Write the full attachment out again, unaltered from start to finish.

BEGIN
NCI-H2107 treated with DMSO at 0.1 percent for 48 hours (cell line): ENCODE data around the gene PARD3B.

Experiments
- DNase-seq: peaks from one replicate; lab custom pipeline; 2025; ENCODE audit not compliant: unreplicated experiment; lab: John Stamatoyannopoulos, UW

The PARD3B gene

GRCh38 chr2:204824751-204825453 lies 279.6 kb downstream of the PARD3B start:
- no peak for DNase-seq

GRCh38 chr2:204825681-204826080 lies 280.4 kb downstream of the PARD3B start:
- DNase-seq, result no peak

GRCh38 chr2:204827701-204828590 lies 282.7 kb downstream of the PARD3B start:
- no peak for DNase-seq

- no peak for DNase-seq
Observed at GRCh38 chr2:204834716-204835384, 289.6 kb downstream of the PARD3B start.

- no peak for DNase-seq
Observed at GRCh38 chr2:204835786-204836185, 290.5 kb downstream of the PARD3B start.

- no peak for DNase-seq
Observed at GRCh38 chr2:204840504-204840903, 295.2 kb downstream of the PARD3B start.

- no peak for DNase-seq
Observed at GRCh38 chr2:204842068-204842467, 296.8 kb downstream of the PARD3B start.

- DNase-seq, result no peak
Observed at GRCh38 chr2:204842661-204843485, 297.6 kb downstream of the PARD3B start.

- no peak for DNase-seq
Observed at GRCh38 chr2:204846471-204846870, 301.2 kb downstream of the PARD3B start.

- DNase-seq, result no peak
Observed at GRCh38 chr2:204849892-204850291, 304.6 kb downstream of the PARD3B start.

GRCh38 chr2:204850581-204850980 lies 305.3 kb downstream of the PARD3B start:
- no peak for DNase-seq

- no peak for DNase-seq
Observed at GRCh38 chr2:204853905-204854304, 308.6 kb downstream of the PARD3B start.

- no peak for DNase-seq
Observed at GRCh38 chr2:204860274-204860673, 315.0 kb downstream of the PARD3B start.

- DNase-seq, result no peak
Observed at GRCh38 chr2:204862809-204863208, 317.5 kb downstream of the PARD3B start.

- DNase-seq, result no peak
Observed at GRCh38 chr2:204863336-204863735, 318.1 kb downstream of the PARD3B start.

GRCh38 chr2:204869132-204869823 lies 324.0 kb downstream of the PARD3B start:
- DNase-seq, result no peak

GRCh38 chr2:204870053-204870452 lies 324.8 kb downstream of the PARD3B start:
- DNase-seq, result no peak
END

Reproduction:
NCI-H2107 treated with DMSO at 0.1 percent for 48 hours (cell line): ENCODE data around the gene PARD3B.

Experiments
- DNase-seq: peaks from one replicate; lab custom pipeline; 2025; ENCODE audit not compliant: unreplicated experiment; lab: John Stamatoyannopoulos, UW

The PARD3B gene

GRCh38 chr2:204824751-204825453 lies 279.6 kb downstream of the PARD3B start:
- no peak for DNase-seq

GRCh38 chr2:204825681-204826080 lies 280.4 kb downstream of the PARD3B start:
- DNase-seq, result no peak

GRCh38 chr2:204827701-204828590 lies 282.7 kb downstream of the PARD3B start:
- no peak for DNase-seq

- no peak for DNase-seq
Observed at GRCh38 chr2:204834716-204835384, 289.6 kb downstream of the PARD3B start.

- no peak for DNase-seq
Observed at GRCh38 chr2:204835786-204836185, 290.5 kb downstream of the PARD3B start.

- no peak for DNase-seq
Observed at GRCh38 chr2:204840504-204840903, 295.2 kb downstream of the PARD3B start.

- no peak for DNase-seq
Observed at GRCh38 chr2:204842068-204842467, 296.8 kb downstream of the PARD3B start.

- DNase-seq, result no peak
Observed at GRCh38 chr2:204842661-204843485, 297.6 kb downstream of the PARD3B start.

- no peak for DNase-seq
Observed at GRCh38 chr2:204846471-204846870, 301.2 kb downstream of the PARD3B start.

- DNase-seq, result no peak
Observed at GRCh38 chr2:204849892-204850291, 304.6 kb downstream of the PARD3B start.

GRCh38 chr2:204850581-204850980 lies 305.3 kb downstream of the PARD3B start:
- no peak for DNase-seq

- no peak for DNase-seq
Observed at GRCh38 chr2:204853905-204854304, 308.6 kb downstream of the PARD3B start.

- no peak for DNase-seq
Observed at GRCh38 chr2:204860274-204860673, 315.0 kb downstream of the PARD3B start.

- DNase-seq, result no peak
Observed at GRCh38 chr2:204862809-204863208, 317.5 kb downstream of the PARD3B start.

- DNase-seq, result no peak
Observed at GRCh38 chr2:204863336-204863735, 318.1 kb downstream of the PARD3B start.

GRCh38 chr2:204869132-204869823 lies 324.0 kb downstream of the PARD3B start:
- DNase-seq, result no peak

GRCh38 chr2:204870053-204870452 lies 324.8 kb downstream of the PARD3B start:
- DNase-seq, result no peak